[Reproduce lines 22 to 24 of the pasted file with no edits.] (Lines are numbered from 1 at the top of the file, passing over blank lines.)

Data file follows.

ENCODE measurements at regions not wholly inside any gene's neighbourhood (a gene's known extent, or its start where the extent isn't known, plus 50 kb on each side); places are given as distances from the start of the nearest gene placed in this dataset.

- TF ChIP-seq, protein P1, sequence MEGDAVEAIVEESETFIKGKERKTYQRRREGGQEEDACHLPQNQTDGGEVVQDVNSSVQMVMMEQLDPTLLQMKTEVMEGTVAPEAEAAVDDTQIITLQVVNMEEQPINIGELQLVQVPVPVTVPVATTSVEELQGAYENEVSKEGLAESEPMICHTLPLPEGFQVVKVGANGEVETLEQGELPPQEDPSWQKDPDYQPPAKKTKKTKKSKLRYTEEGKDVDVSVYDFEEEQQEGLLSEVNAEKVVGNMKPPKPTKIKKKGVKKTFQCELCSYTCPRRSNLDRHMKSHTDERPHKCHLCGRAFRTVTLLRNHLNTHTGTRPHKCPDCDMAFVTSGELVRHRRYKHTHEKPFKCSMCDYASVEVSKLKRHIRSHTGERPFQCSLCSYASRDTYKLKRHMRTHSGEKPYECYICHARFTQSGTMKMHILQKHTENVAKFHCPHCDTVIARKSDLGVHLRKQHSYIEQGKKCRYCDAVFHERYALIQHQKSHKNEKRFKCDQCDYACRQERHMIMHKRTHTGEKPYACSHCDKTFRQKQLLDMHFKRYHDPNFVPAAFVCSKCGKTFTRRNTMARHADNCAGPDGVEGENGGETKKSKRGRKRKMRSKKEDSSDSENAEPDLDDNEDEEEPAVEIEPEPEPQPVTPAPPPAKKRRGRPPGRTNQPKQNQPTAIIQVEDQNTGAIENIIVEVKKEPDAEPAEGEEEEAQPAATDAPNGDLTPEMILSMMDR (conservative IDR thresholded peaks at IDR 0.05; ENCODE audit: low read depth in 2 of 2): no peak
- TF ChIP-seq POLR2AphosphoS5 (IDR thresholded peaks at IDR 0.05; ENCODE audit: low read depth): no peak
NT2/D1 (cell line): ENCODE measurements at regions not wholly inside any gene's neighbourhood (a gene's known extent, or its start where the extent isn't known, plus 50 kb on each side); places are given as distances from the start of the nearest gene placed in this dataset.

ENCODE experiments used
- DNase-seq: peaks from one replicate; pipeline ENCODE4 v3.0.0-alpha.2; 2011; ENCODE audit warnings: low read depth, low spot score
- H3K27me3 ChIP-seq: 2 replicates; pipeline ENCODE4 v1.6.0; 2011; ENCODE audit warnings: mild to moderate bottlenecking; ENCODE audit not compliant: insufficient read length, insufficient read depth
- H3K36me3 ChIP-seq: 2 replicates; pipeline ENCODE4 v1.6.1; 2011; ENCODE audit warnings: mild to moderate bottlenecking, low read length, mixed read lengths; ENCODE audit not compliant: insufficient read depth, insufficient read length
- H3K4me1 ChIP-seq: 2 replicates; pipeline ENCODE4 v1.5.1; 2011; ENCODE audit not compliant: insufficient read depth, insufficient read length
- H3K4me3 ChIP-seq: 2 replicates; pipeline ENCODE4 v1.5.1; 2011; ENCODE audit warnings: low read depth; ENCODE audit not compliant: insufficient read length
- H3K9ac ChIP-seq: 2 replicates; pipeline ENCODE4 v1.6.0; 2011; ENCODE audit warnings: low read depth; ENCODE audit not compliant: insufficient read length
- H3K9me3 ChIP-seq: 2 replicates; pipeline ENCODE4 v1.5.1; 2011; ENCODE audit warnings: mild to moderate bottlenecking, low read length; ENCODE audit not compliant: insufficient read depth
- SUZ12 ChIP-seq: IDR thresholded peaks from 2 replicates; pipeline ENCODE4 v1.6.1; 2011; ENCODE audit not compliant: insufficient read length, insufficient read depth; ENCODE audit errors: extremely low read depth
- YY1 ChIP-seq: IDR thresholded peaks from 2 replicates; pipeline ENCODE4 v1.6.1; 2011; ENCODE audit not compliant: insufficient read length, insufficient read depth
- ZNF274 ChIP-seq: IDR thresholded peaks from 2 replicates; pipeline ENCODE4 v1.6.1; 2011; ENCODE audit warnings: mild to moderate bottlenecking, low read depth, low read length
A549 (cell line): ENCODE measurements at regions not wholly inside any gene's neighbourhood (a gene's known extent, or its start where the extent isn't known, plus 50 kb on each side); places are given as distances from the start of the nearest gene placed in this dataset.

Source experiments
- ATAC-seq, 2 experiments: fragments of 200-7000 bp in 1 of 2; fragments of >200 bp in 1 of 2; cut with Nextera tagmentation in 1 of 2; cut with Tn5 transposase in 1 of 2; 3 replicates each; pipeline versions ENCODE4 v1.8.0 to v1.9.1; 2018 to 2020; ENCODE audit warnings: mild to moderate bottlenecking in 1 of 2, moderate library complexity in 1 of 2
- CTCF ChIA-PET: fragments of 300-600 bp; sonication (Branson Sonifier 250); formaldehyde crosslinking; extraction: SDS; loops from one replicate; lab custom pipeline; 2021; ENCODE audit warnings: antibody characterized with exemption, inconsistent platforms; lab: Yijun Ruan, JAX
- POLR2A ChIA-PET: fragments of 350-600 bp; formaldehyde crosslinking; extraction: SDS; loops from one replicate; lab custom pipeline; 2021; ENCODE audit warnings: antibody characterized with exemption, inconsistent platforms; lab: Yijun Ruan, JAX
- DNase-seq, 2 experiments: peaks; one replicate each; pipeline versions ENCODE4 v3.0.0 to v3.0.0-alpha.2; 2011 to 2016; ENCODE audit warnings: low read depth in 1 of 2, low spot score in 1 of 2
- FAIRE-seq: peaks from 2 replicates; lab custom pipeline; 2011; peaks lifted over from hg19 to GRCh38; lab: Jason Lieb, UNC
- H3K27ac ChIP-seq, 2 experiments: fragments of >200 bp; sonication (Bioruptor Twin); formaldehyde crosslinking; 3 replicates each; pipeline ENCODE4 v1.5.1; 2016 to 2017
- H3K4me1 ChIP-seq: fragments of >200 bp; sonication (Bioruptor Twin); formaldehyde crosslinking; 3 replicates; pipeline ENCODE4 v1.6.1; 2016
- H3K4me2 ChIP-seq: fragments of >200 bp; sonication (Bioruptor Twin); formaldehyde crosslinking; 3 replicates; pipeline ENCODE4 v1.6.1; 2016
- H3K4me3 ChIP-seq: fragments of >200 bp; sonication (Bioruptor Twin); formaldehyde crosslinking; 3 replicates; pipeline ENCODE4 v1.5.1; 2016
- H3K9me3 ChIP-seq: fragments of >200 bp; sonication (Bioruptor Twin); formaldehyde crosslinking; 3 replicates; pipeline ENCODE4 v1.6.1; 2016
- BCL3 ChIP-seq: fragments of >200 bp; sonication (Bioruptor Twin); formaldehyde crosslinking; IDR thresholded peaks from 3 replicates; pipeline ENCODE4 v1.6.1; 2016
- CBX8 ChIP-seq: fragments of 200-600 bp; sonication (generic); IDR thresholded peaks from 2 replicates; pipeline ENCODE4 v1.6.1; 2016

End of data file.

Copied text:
- FAIRE-seq: peaks from 2 replicates; lab custom pipeline; 2011; peaks lifted over from hg19 to GRCh38; lab: Jason Lieb, UNC
- H3K27ac ChIP-seq, 2 experiments: fragments of >200 bp; sonication (Bioruptor Twin); formaldehyde crosslinking; 3 replicates each; pipeline ENCODE4 v1.5.1; 2016 to 2017
- H3K4me1 ChIP-seq: fragments of >200 bp; sonication (Bioruptor Twin); formaldehyde crosslinking; 3 replicates; pipeline ENCODE4 v1.6.1; 2016